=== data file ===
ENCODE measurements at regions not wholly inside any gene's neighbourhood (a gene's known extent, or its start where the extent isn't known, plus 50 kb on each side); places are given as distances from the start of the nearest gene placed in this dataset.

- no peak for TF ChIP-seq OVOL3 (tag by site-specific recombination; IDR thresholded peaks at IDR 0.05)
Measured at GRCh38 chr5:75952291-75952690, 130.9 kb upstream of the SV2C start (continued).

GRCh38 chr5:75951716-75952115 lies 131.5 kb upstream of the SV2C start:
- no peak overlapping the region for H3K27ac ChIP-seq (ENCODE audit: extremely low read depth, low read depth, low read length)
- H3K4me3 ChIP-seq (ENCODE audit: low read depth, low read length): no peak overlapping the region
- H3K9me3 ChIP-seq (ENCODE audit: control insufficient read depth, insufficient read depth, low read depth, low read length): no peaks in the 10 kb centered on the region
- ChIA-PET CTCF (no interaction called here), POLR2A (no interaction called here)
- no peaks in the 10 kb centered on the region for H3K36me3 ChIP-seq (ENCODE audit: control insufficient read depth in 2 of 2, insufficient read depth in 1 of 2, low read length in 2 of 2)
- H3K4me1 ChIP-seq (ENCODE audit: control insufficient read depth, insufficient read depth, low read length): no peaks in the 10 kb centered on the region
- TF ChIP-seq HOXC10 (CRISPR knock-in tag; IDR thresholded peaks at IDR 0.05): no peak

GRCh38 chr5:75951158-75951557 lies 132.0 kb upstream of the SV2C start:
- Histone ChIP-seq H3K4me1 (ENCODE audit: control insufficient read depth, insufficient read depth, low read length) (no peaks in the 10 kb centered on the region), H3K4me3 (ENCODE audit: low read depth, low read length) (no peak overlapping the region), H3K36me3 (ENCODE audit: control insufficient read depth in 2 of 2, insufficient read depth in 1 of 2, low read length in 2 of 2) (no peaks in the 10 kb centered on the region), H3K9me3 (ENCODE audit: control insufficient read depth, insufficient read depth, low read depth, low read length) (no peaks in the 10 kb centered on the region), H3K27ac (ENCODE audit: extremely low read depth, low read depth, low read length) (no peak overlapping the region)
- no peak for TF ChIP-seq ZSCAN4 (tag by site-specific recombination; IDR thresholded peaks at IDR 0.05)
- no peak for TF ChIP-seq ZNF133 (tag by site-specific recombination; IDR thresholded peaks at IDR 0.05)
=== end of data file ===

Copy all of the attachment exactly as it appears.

ENCODE measurements at regions not wholly inside any gene's neighbourhood (a gene's known extent, or its start where the extent isn't known, plus 50 kb on each side); places are given as distances from the start of the nearest gene placed in this dataset.

- no peak for TF ChIP-seq OVOL3 (tag by site-specific recombination; IDR thresholded peaks at IDR 0.05)
Measured at GRCh38 chr5:75952291-75952690, 130.9 kb upstream of the SV2C start (continued).

GRCh38 chr5:75951716-75952115 lies 131.5 kb upstream of the SV2C start:
- no peak overlapping the region for H3K27ac ChIP-seq (ENCODE audit: extremely low read depth, low read depth, low read length)
- H3K4me3 ChIP-seq (ENCODE audit: low read depth, low read length): no peak overlapping the region
- H3K9me3 ChIP-seq (ENCODE audit: control insufficient read depth, insufficient read depth, low read depth, low read length): no peaks in the 10 kb centered on the region
- ChIA-PET CTCF (no interaction called here), POLR2A (no interaction called here)
- no peaks in the 10 kb centered on the region for H3K36me3 ChIP-seq (ENCODE audit: control insufficient read depth in 2 of 2, insufficient read depth in 1 of 2, low read length in 2 of 2)
- H3K4me1 ChIP-seq (ENCODE audit: control insufficient read depth, insufficient read depth, low read length): no peaks in the 10 kb centered on the region
- TF ChIP-seq HOXC10 (CRISPR knock-in tag; IDR thresholded peaks at IDR 0.05): no peak

GRCh38 chr5:75951158-75951557 lies 132.0 kb upstream of the SV2C start:
- Histone ChIP-seq H3K4me1 (ENCODE audit: control insufficient read depth, insufficient read depth, low read length) (no peaks in the 10 kb centered on the region), H3K4me3 (ENCODE audit: low read depth, low read length) (no peak overlapping the region), H3K36me3 (ENCODE audit: control insufficient read depth in 2 of 2, insufficient read depth in 1 of 2, low read length in 2 of 2) (no peaks in the 10 kb centered on the region), H3K9me3 (ENCODE audit: control insufficient read depth, insufficient read depth, low read depth, low read length) (no peaks in the 10 kb centered on the region), H3K27ac (ENCODE audit: extremely low read depth, low read depth, low read length) (no peak overlapping the region)
- no peak for TF ChIP-seq ZSCAN4 (tag by site-specific recombination; IDR thresholded peaks at IDR 0.05)
- no peak for TF ChIP-seq ZNF133 (tag by site-specific recombination; IDR thresholded peaks at IDR 0.05)